As mothers, we understand one of the most critical components to our children’s young lives is their education. Since it’s time to ring in a new school year, the contributors at Fairfield County Moms Blog wanted to share some tips, tricks, and words of wisdom to help you through this exciting, yet stressful time. Be sure to keep a look out for our Education Series posts all this week!
Extending My Practice
A few months back, I encouraged you to add mindfulness techniques as a way to diffuse your regular daily stressors. I hope you’ve found more peace and joy since then, and are now open to deepening and expanding your practice as we enter a new school year with our children.
School equals stress. I get it; I’m entering my 13th year of teaching. But I also know that school is so much more than the stress that parents often (and may only) hear about from their children. School is a second home, a safe place, a generator of gratitude. That is why I am taking a proactive approach at the start of this new school year both as a parent and a teacher. I want to introduce my kindergarten child and high school students to the daily practice of gratitude reflection.
How to Cultivate a Daily Routine
Instead of asking your child, “How was your day?” or “What did you learn at school today?” (which usually yields some bland one word response or quick summary sentence), find a comfortable place to sit and close your eyes. Take about a minute to settle into the silence. Then quietly say something along the lines of, “Think about and picture something that made you happy/ feel good/ smile/ thankful today.” In the first few days of practice, you should model possibilities like “remember something your friend did that was nice, a cool book your teacher read, a tasty item for lunch, etc.” Or you can begin by describing what grateful experience you are seeing in your mind’s eye. For older children who are able to write independently, you can sit side by side and jot down the first moments that come to mind (with eyes open, of course).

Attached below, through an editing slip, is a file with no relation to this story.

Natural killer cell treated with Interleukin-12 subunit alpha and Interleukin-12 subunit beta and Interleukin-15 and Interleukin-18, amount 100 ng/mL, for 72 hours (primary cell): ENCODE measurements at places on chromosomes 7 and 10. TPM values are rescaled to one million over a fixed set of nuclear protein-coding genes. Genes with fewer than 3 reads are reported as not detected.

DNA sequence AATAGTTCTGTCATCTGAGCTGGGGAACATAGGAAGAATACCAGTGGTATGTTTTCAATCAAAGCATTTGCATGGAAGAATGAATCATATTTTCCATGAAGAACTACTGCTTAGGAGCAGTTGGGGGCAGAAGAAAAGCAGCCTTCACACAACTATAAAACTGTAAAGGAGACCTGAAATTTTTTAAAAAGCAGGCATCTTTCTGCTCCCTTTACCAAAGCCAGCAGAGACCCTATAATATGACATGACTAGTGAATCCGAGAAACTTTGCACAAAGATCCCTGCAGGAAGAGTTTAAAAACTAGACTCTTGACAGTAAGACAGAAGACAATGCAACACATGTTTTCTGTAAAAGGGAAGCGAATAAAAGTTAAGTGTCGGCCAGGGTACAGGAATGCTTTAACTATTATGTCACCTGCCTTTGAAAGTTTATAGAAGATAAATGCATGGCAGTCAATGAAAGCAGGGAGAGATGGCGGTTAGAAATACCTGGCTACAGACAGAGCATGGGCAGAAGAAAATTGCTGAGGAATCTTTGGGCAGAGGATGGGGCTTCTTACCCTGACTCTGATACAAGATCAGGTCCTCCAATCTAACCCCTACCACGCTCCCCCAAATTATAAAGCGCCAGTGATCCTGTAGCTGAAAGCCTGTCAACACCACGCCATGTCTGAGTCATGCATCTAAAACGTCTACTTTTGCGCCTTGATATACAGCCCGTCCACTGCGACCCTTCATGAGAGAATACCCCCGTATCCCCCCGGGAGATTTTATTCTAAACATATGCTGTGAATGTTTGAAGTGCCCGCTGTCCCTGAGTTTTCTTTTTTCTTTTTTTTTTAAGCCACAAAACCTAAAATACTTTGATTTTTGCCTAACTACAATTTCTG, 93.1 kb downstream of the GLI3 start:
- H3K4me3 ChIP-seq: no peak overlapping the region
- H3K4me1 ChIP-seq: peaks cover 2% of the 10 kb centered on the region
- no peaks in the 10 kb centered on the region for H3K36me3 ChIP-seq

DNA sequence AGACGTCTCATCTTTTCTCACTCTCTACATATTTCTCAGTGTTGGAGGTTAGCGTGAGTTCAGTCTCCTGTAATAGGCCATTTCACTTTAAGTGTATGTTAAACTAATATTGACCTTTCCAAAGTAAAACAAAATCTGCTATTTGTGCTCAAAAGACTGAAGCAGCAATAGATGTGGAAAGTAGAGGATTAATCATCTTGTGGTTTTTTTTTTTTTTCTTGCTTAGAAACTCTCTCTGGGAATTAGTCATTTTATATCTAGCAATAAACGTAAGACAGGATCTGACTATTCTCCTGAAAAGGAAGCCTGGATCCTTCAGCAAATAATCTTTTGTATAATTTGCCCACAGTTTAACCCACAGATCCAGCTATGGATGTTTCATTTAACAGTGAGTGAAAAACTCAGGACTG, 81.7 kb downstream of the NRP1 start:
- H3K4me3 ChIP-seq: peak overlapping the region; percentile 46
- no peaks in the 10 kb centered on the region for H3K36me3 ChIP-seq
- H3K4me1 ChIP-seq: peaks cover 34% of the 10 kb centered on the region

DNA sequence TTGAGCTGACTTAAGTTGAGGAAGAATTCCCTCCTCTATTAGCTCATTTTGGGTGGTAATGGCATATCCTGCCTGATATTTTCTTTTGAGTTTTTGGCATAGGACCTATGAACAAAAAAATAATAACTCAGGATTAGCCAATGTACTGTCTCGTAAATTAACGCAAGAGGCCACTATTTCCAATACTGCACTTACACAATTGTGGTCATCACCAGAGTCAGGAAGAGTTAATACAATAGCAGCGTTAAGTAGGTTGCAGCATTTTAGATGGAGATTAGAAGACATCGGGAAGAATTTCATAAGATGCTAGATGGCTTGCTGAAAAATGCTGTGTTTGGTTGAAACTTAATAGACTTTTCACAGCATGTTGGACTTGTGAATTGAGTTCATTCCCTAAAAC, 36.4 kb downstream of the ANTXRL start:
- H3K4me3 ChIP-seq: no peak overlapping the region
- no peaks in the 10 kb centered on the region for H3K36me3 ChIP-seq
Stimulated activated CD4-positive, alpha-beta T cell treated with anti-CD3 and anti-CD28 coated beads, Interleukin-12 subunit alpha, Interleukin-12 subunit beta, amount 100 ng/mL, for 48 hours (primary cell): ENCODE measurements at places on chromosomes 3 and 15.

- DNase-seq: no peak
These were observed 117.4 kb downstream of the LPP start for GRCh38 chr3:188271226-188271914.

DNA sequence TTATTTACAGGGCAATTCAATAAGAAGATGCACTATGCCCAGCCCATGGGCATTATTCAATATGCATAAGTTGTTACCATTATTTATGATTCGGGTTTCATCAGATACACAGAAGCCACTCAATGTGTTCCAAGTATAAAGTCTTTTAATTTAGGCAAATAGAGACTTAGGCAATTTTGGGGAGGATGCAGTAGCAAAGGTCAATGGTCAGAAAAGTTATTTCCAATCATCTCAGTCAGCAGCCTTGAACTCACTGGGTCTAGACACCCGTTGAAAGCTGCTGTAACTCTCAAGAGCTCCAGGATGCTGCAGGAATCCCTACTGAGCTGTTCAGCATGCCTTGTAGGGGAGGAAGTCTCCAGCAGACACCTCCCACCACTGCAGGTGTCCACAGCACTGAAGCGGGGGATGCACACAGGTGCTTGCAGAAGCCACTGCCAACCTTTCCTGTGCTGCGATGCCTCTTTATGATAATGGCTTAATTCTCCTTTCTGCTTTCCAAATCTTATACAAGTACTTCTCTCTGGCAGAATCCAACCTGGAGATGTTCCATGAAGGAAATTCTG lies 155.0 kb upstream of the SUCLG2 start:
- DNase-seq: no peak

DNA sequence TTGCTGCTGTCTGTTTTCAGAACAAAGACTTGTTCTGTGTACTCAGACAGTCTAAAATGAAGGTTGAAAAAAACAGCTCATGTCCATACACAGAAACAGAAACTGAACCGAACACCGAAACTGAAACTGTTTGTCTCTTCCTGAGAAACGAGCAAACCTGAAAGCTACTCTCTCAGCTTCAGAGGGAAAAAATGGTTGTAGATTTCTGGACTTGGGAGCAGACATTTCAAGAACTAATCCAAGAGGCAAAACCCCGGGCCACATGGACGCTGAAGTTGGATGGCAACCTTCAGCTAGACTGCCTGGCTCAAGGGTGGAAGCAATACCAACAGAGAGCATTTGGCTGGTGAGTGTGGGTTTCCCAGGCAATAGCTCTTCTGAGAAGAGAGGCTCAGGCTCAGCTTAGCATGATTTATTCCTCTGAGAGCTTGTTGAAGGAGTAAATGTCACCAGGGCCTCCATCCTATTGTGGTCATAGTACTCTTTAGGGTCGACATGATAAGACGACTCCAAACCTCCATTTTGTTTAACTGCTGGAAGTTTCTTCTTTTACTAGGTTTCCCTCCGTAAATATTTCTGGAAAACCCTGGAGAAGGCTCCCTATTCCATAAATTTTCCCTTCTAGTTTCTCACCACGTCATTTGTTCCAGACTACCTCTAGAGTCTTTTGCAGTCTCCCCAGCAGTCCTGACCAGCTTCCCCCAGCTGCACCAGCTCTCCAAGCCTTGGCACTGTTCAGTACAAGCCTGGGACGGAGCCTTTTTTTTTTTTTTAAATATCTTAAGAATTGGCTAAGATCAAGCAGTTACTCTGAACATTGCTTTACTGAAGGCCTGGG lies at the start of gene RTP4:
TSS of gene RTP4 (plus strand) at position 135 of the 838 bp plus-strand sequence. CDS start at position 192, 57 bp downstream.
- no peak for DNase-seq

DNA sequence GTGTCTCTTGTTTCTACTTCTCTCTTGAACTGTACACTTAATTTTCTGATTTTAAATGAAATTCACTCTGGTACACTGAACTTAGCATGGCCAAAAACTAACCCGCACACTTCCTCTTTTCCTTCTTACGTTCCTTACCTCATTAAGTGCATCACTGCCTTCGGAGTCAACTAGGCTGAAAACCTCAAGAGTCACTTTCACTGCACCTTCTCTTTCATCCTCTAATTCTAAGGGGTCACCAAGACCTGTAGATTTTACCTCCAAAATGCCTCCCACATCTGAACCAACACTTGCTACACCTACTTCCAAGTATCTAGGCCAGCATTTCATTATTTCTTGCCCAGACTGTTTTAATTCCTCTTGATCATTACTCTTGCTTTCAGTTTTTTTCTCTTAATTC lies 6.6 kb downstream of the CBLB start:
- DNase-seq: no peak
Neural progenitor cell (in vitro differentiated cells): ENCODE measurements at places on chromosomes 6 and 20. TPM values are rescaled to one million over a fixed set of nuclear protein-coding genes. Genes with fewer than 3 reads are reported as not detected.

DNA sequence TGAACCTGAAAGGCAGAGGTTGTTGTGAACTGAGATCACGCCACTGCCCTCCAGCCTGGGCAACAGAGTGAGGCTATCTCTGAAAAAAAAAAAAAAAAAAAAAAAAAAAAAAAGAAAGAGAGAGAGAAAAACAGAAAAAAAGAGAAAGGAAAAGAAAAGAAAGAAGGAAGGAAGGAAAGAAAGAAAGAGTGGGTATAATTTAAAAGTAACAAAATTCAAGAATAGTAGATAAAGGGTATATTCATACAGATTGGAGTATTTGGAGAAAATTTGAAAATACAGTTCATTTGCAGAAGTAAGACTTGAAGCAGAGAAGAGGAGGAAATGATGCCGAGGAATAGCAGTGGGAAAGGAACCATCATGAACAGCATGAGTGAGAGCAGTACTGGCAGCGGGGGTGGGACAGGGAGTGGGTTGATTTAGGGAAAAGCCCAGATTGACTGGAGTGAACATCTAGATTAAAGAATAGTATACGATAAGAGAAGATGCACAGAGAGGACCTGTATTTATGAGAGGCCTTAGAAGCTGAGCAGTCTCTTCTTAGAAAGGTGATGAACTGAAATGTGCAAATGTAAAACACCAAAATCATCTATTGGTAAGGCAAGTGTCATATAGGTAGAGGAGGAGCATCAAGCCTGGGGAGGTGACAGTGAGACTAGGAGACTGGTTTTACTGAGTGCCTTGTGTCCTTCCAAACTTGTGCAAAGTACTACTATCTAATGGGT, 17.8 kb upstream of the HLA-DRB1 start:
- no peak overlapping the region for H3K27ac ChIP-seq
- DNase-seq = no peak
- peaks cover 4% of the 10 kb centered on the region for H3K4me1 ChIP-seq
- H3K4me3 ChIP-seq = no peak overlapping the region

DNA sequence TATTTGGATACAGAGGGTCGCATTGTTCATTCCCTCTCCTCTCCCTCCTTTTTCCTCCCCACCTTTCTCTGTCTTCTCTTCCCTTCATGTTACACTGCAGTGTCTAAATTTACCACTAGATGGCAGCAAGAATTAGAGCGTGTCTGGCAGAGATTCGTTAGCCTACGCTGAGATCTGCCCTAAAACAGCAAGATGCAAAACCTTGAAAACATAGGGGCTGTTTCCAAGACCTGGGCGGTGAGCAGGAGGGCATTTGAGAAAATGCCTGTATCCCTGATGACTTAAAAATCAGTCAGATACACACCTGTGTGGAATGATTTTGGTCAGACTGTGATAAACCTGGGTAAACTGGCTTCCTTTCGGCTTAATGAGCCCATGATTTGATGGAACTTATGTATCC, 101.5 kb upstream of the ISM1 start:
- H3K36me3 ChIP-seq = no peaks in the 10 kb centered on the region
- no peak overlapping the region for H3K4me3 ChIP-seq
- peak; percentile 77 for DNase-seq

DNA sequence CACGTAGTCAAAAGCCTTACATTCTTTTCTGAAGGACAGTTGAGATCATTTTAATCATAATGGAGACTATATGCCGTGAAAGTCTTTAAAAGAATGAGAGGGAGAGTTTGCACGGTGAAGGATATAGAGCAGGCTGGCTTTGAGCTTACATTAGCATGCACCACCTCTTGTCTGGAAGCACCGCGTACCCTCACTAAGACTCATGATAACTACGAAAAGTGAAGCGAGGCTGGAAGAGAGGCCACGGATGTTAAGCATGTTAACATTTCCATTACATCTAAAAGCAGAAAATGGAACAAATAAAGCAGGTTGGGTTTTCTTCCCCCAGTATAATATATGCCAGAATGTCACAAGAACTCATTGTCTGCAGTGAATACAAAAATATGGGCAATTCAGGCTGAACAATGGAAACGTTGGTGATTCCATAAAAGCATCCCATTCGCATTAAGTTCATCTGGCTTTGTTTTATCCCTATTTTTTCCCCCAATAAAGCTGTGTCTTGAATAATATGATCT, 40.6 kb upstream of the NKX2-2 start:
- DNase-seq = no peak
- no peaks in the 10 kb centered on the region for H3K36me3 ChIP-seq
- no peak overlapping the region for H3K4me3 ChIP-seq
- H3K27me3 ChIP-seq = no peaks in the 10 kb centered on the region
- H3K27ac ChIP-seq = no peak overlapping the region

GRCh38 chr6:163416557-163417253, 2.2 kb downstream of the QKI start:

Once you’ve both isolated a moment, take about another minute to process its impact. Why/ how has that moment helped you rise above any stress that may have occurred today? Then, vocally share your thoughts with each other. As you listen to and watch each other, take note of the lightness that emanates from your body language.
The Circle of Gratitude
Your children may initially resist this practice, but please, keep at it during those first few weeks of school. I promise you, it is so incredibly worthwhile. You’ll learn about the moments in their school day that stood out and brightened their world. Maybe your child will describe not his/her fall from the monkey bars at recess, but the sweet words and embrace that a friend offered on a nearby bench. You might discover that your child wants to stay up late, not to be adversarial, but to bring a science lesson to life, conducting further research on some night animal or constellation. Maybe your child will teach you new mindfulness practices that have seamlessly appeared in the curriculum and school culture.
When particular details strike a chord with you, extend the gratitude. Contact the parent of that kind peer and set up a play date. Or just send a quick text or email to say “thank you for raising a great kid.” Contact your child’s teacher, guidance counselor, principal, and/ or coach to express your appreciation for their role in brightening your child’s world.
Every school year marks a fresh start. Let’s start and continue this year with a refreshing outlook about each and every school day. I thank you in advance, as a teacher, a parent, and an eternal student of mindfulness.